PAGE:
When this Mass began, Marybeth and Emily opened the missalette, and together they followed along with the readings and prayers, Marybeth pointing to their place on the page, for the rest of the Mass. They found all the songs in the hymnal (hearing Emily belt out the name “Jesus” made me feel like I had a front-row seat to a worship session in heaven). When she recognized familiar Scripture verses and liturgical prayers, Emily recited them ardently along with the lector, deacon, or priest.

Over the years I’ve known her, Emily’s enthusiasm for every word and prayer of the Mass has never waned. Neither has the outward expression of the love between Marybeth and Emily waned; the way Marybeth puts her arm around Emily, and Emily leans into her mother’s shoulder—the back-and-forth of holding hands, rubbing backs, and touching heads—is a dance whose choreography hints of the divine.

Though I’ve seen this before, it always feels new, and so for the second time this month, the love between a parent and a special-needs child at Mass brought me to tears.

Afterwards, I was thinking about Marybeth and Emily; about the families I described in my previous article; about the other parents I know who have special-needs children; and about the grace that overflows in their presence. And I wondered—do these people know how much their witness means?

In case they don’t, I want to write this for them.

To the dear parents of special-needs children: We see you. (I am going to use the word “we,” because I know there are more people than just myself who feel the same way.)

We see the way you care for your child, the look of love in your tired eyes, and the gentle touch of your weary hand. We may not see you during the hours and hours you spend tending to your child’s needs in your home, when no one is watching. We don’t see you get up in the middle of the night, or do the same difficult things day after day after day. We can only imagine how much strength you need.

But we do see you when you bring your child out in public. Sometimes it is an enormous task for you to bring your sweet child somewhere, whether it’s because of how much effort it takes just to get from one place to another or because of how worried you are that your child will make noise in a quiet place. (We understand why it might make you self-conscious, but the noise your child makes doesn’t bother us a bit —in fact, to us, it sounds like heaven’s song.)

We see you, and we are so grateful. If you didn’t bring your child, we wouldn’t have the chance to witness your kind of love. A love that gives when more giving doesn’t seem possible. A love that emanates when your child smiles, talks, laughs, makes noise, and even when he gets upset, needy, and agitated. A love that reminds us that Christ loves us when we smile, talk, laugh, make too much noise, and even when we get upset, needy, and agitated.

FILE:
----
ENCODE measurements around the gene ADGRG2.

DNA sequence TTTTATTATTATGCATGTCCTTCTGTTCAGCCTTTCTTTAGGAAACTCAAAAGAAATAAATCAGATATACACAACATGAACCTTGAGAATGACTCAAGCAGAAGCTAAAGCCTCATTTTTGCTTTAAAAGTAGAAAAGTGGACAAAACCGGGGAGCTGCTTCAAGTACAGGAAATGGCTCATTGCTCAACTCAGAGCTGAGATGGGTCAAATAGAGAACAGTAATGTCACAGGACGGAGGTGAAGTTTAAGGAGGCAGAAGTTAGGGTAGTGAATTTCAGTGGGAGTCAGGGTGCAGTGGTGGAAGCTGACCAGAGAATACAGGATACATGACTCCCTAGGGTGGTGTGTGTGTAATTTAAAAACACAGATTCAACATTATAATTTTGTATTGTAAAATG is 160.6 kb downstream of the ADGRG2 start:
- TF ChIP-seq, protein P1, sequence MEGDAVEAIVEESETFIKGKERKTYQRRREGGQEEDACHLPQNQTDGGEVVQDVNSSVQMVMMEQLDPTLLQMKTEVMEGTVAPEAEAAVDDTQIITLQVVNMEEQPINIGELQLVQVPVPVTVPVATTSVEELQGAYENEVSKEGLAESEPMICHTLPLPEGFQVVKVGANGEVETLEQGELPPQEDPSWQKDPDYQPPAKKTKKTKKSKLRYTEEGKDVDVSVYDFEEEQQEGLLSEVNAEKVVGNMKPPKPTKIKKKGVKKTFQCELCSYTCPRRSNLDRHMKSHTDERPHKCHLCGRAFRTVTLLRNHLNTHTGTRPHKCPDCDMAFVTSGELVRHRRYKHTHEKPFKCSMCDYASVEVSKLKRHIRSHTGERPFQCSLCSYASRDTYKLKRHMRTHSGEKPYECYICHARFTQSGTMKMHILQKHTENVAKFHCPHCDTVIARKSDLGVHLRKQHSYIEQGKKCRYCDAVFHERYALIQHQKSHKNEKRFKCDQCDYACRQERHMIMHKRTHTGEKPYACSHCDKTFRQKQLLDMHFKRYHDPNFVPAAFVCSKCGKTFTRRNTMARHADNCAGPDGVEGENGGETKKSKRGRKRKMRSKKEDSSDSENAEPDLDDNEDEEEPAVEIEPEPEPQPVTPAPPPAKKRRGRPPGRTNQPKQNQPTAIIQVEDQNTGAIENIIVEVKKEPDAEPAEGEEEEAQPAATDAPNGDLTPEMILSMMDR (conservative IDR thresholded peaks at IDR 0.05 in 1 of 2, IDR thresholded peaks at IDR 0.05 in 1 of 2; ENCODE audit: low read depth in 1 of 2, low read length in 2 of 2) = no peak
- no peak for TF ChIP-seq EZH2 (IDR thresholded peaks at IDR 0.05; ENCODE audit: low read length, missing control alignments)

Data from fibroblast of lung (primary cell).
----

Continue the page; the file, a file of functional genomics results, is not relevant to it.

If you didn’t bring your child out among us, we wouldn’t get to see this living picture of the love of God.

And yes, we know you aren’t perfect, and there are times when you don’t love perfectly. (We’re in the same boat.) That inspires us, too, because you keep going even when it’s hard, even when you don’t feel like you’re doing a good job, even when you don’t know if what you’re doing is really helping. Discouragement is part of love, too, when we’re human and want to love better and can’t seem to get it right no matter how hard we try. Don’t think for a minute that your feelings of failure from time to time make you less of a parent. They make you more of a parent. They prove how hard you’re trying to do a good job. If you weren’t trying, you wouldn’t feel like you’ve failed.

You’ve succeeded in what matters most: you have been faithful to the call to love and take care of your child, God’s child. And all of us who see that are blessed.

We also know that you’re not doing this for recognition, and that an onlooker’s expression of gratitude doesn’t hold a candle to the blessings you receive simply from being the parent of your extraordinary child. But everyone can use encouragement sometimes, and we want you to know that the work of your life does not go unnoticed.

May God grant you renewed strength as you drink from the stream of the Living Water. We also pray that, when you need help, you will feel comfortable enough to reach out to us, and that we will be able to support you as the Body of Christ.

Your child is beautiful; the way you care for your child is beautiful; and it is an honor and a privilege for us to bear witness to that love. In your example, the words of Jesus resound: “This is my commandment, that you love one another as I have loved you (John 15:12).”